South Korea still removing mines believed to be from Korean War
SEOUL — South Korea spent more than $1 million this year to remove land mines that are believed to be from the Korean War, according to the Joint Chiefs of Staff.
The military removed 168 land mines between April and November across the country as part of an effort to demine rural areas.
This year, approximately 53,000 South Korean troops cleared 63,500 square meters of land in seven locations, including near the Demilitarized Zone and a mountain in southern Seoul.
The military program has removed 68,000 mines since it began in 1998. Estimates vary widely on how many more remain buried nearly six decades after active combat ended in 1953, but officials have previously estimated more than a million mines are in South Korea’s side of the DMZ.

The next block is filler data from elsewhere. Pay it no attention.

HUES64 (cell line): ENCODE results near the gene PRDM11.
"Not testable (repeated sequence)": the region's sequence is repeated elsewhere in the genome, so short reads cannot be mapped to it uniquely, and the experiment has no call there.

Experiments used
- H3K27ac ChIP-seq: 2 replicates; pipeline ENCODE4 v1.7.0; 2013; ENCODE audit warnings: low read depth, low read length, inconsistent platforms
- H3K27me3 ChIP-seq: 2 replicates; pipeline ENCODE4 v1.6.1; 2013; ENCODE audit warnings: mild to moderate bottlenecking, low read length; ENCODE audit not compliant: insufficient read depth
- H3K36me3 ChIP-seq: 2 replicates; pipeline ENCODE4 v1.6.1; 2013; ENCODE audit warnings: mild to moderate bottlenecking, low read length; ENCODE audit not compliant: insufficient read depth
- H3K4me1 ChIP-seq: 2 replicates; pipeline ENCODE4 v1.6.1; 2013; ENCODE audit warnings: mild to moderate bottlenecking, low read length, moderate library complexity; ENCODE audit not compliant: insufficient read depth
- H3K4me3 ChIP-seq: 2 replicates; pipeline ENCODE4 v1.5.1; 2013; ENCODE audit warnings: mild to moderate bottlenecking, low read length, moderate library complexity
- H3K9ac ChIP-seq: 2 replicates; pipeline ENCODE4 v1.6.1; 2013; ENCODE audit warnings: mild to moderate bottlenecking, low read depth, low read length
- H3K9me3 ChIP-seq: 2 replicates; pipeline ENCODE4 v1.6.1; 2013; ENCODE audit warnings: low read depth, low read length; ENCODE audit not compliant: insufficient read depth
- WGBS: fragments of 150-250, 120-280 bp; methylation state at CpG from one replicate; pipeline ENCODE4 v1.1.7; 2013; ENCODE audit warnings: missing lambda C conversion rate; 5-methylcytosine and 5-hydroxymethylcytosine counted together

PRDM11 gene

However, a spokesman for the Ministry of National Defense said Monday that about 10,000 mines remain buried.
A JCS spokesman, speaking on customary condition of anonymity, said land mines remain a problem particularly in rural areas and in cities along the DMZ such as Paju and Yeoncheon.
“Land mines might still hurt people, and there are still so many,” he said.
No figures were immediately available for the number of injuries and accidents caused by mines. Officials said citizens occasionally find them while foraging for herbs and wild greens on mountainsides or while farming. Heavy rain can unearth mines and wash them far from their original burial sites, and people also ignore warning signs that ban entry into mine-ridden areas.
Troops will search next year in eight locations, including two villages along the DMZ.
Lt. Col. Kook Changho of the JCS’ Engineering Operation Department said the military usually spends about 1.1 billion won annually on mine removal, as it did this year.